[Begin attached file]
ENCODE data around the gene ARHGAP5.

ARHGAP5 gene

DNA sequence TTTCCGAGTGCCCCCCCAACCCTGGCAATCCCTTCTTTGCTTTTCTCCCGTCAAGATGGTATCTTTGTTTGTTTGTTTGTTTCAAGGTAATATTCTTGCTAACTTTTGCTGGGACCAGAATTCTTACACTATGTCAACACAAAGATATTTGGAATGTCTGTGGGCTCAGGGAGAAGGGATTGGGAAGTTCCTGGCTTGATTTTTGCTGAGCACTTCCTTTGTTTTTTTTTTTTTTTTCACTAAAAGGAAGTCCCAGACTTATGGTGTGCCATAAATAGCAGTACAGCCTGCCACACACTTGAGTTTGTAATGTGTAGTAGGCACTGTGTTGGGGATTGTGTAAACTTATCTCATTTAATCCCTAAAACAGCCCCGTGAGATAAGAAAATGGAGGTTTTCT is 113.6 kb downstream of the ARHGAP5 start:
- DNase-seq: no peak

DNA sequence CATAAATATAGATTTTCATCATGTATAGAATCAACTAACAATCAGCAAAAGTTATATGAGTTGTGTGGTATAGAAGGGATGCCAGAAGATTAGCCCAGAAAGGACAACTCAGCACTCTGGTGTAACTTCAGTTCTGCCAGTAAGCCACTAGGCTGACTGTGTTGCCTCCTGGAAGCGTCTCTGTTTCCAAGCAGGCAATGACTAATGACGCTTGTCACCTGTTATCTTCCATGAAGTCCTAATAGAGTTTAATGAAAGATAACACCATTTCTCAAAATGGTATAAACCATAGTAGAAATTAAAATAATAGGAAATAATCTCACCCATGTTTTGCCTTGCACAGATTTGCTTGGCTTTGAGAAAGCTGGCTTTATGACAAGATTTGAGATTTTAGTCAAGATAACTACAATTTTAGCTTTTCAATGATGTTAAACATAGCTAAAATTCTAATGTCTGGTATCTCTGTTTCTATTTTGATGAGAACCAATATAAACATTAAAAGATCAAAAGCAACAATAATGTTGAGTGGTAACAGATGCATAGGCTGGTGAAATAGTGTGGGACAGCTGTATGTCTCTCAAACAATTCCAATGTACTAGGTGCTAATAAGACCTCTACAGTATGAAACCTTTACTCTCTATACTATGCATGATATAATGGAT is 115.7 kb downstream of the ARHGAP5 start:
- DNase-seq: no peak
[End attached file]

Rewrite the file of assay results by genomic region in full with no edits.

ENCODE data around the gene ARHGAP5.

ARHGAP5 gene

DNA sequence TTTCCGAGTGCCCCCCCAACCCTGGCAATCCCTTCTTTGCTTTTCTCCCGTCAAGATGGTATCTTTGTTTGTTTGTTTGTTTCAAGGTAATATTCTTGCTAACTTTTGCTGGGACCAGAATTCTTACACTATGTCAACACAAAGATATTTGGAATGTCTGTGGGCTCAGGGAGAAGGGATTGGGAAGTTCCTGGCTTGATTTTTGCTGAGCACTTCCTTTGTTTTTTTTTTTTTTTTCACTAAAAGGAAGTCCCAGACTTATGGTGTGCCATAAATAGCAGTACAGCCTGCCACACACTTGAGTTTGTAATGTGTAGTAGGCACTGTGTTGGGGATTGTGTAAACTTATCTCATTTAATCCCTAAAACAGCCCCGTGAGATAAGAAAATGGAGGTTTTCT is 113.6 kb downstream of the ARHGAP5 start:
- DNase-seq: no peak

DNA sequence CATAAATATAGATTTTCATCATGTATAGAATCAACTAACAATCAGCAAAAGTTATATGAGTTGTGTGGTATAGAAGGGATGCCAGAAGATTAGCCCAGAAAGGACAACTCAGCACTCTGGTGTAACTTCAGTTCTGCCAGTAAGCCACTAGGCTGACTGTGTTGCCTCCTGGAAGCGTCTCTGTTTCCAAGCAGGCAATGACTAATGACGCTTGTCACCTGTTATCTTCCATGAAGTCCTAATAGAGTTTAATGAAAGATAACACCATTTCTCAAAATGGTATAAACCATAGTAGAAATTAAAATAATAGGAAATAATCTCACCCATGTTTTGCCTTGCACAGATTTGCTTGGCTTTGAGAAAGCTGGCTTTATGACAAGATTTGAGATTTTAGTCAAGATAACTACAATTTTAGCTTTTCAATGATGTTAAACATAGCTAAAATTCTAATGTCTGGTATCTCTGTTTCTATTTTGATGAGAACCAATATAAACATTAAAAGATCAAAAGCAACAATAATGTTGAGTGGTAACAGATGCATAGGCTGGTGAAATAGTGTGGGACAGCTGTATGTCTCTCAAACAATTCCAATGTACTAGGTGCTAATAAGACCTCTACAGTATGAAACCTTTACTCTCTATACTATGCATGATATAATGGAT is 115.7 kb downstream of the ARHGAP5 start:
- DNase-seq: no peak